Well, it had to be brought up eventually and after reading this post, I felt obliged to write my thoughts on one of the stupidest aspects of the Olympics: the medal count. If you’ve been watching over here in China you are reminded of it by CCTV at pretty much every commercial break, probably very similar to what my family is seeing on NBC back home. The only difference being that the numbers are naturally interpreted differently depending on which side of the Pacific you are watching from.
In the post linked above, the charge is that the U.S. is “cooking the books” to make it look like they are ahead. Unlike the Chinese method which says that a country with 1 gold medal should be ranked above a country wth 2, 3, or even 100 silver medals, the U.S. system puts equal value on all medals and just does a simple tally of the total. To my knowledge, this U.S. way of counting medals is nothing new despite the post’s claims that the Americans have “invented” a new way of counting in order to keep the lead. (Have the Chinese used the method described above in past Olympics as well? Any other methods out there?)
Obviously, both methods have their flaws. The U.S. system probably unfairly removes the “worth” of a gold versus a silver versus a bronze medal (the medal that make orphans cry), while the logic of the Chinese system seems to break down when you can have countries with multiple athletes receiving silver and bronze awards ranked below those that only have a single gold medal winner. (More of a “Gold Medal Count” than a “Medal Count” in my opinion, but to each his own…)
Personally, I wish the IOC could just ban broadcasts of the medal tallies and let the crazy nationalists of the world who HAVE to know which country is the “best” tally things at home, either that or have an official IOC-sanctioned tally that takes the question of “how to count medals” off the table. On the other extreme, you could ban national symbols of any kind be used during the Olympics with the focus on individual rather than national performances, but I guess that would be against what the event is about, if not a little more gentle on the international community’s increasingly fragile nerves…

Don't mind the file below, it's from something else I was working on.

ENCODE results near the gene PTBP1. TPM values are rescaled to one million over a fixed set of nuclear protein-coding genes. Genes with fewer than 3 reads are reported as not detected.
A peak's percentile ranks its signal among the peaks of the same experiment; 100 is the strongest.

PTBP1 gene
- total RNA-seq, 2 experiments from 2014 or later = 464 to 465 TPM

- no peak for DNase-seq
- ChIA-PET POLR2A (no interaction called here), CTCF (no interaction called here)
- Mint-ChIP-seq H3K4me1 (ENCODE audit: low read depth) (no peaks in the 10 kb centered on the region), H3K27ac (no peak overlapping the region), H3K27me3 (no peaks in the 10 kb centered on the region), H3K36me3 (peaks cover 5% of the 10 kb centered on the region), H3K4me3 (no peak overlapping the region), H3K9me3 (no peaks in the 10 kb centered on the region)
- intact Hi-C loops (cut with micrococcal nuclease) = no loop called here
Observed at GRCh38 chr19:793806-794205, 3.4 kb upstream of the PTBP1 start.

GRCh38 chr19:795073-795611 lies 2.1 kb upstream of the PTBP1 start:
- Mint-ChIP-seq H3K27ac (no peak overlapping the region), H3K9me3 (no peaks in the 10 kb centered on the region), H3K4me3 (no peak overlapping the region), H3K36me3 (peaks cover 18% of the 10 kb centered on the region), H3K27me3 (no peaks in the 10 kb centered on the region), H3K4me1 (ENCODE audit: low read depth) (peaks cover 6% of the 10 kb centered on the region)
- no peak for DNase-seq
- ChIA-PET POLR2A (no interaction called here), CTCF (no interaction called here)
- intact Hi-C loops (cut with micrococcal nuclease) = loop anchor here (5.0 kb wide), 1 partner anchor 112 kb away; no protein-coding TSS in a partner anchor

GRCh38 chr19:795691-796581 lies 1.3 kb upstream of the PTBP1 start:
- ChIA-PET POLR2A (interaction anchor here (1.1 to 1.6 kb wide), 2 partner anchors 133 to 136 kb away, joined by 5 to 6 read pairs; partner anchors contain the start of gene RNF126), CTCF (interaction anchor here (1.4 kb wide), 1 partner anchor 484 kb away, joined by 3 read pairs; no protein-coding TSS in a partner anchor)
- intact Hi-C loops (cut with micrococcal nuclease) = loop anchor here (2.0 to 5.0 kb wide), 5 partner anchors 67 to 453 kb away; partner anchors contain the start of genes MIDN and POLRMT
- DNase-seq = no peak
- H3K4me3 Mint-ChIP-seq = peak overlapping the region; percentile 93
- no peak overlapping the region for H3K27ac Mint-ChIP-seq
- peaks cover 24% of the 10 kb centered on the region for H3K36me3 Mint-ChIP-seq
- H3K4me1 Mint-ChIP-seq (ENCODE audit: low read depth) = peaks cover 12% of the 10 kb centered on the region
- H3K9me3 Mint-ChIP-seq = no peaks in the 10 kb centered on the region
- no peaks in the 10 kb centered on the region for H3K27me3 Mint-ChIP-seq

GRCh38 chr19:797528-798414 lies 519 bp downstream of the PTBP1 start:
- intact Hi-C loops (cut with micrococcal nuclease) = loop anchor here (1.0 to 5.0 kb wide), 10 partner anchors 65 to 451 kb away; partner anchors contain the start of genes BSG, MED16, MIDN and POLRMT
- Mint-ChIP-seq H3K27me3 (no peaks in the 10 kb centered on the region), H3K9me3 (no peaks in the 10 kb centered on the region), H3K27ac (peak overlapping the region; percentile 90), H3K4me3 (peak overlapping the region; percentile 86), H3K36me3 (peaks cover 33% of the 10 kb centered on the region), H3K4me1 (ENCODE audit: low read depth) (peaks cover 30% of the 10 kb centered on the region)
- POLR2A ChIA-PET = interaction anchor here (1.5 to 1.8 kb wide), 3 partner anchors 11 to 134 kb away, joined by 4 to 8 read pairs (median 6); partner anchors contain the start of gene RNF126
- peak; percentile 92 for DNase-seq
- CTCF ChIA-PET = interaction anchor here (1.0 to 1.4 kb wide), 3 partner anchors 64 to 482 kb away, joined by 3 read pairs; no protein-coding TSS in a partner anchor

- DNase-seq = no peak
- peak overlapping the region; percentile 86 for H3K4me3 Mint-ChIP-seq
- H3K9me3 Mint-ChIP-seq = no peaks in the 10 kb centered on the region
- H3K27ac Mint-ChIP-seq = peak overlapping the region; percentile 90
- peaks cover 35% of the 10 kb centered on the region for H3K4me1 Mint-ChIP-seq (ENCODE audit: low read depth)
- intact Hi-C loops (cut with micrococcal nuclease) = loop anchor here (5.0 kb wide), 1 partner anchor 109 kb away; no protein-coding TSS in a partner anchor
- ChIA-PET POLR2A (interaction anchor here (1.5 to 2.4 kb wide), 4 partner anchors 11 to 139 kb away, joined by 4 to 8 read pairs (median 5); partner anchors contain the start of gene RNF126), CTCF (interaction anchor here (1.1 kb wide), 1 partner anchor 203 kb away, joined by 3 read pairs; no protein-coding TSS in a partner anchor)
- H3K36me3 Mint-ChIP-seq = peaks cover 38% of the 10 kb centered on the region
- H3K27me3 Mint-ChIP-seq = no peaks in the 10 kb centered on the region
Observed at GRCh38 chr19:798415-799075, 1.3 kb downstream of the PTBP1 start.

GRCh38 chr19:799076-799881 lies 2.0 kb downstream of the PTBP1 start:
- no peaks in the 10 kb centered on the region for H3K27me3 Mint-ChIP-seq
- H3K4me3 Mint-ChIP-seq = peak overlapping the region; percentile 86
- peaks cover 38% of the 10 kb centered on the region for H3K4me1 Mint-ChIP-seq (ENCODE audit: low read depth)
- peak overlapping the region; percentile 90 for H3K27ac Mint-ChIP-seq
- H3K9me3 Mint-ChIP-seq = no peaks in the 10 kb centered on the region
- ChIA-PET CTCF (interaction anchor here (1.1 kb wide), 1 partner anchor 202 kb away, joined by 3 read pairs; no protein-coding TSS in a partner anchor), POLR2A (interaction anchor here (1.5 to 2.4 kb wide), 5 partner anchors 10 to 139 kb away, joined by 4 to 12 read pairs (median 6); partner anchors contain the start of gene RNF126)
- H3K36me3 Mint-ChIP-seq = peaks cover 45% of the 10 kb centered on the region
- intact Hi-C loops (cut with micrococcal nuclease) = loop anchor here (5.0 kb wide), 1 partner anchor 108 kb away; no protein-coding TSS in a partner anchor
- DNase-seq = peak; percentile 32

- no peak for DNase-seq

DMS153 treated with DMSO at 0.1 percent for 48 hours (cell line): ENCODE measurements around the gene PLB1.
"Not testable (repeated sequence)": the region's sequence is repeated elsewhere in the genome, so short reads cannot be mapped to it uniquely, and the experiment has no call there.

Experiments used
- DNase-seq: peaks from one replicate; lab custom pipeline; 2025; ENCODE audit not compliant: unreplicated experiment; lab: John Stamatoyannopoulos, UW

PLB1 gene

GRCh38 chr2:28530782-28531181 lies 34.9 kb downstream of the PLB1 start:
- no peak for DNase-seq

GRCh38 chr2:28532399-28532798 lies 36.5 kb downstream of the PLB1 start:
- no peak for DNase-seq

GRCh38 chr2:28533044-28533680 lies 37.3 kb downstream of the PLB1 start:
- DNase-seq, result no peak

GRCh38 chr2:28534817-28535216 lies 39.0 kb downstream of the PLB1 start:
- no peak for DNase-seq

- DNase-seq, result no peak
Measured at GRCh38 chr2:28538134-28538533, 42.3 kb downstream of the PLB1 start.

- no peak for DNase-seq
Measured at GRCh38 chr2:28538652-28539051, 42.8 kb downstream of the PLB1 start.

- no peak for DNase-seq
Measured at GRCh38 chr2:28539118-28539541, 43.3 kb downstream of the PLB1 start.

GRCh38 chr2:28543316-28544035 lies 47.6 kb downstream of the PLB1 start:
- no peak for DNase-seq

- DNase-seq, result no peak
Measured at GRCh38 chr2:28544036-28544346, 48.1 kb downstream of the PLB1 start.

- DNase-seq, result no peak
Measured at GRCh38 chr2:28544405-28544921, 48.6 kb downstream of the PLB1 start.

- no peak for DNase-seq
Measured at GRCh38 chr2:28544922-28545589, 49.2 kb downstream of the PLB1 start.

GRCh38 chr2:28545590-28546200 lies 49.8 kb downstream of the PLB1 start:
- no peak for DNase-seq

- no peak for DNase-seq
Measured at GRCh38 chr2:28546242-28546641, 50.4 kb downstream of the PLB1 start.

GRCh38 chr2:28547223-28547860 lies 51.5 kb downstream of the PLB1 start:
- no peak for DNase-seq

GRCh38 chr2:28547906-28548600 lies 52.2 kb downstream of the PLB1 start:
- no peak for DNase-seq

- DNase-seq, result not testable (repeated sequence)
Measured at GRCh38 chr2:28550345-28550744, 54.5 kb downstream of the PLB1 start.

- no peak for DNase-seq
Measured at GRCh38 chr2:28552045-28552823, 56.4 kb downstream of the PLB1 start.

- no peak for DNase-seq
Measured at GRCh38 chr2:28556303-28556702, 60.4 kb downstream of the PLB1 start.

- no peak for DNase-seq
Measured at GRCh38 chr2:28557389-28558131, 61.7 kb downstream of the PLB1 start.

It seems Beijing is taking a cue from Boston’s strategy of using “Free Speech Zones” to “quarantine” protestors during the Republican National Convention in 2004.
Well, this is better than nothing at all, and hopefully it will help ensure the safety of those who would like to express their opinions publicly in Beijing. (Either that, or make protesters an easier target for water cannons/rubber bullets/tear gas or whatever else Beijing has up its sleeve to prevent the airing of controversial views during the games.)
Andy R [A new guest blogger – entries from others are welcome as I go into 6 weeks of hibernation]
With the Olympics (finally) just around the corner I thought it might be interesting (and perhaps a welcome break) to hear what everybody is looking forward to in the upcoming games. I’m more of a winter games guy myself having become quite a fan of sitting back with a few beers and trying to figure out the rules of curling by observation (using Wikipedia would take all the fun out of it). That being said, I would have to say that watching Michael Phelps try to tie/break Mark Spitz’s record, and the “Redeem team” try to win back American bragging rights in hoops are top draws on my list for Beijing. The (potential) showdown between Liu Xiang and Dayron Robles (Cuba) will probably be classic as well. Unfortunately, I don’t have access to NBC over here, but it would be extremely interesting to watch CCTV and NBC coverage side by side. I guess I’ll have to wait for the inevitable flood of academic papers on the subject. How about everybody else? What are you most excited to see in August, sports-related or otherwise?
Note: This being my first post, I’d like to introduce myself. Out of love for the Duck, I’ve offered to help out Richard during his upcoming hiatus. I’m originally from Ohio and currently live in Hangzhou with my wife where I represent an US-based company. I graduated in 2007 with an MA in East Asian Studies from Duke University (and I’m well aware of all the controversy my alma mater seems to stir up-Lacrosse scandal, Grace Wang, and the general hatred of Duke basketball, so if you have to, please get it out of your system as quickly as possible). Anyway, along with all the other great contributors here, I’ll try my best to keep things interesting for you folks while Richard is MIA.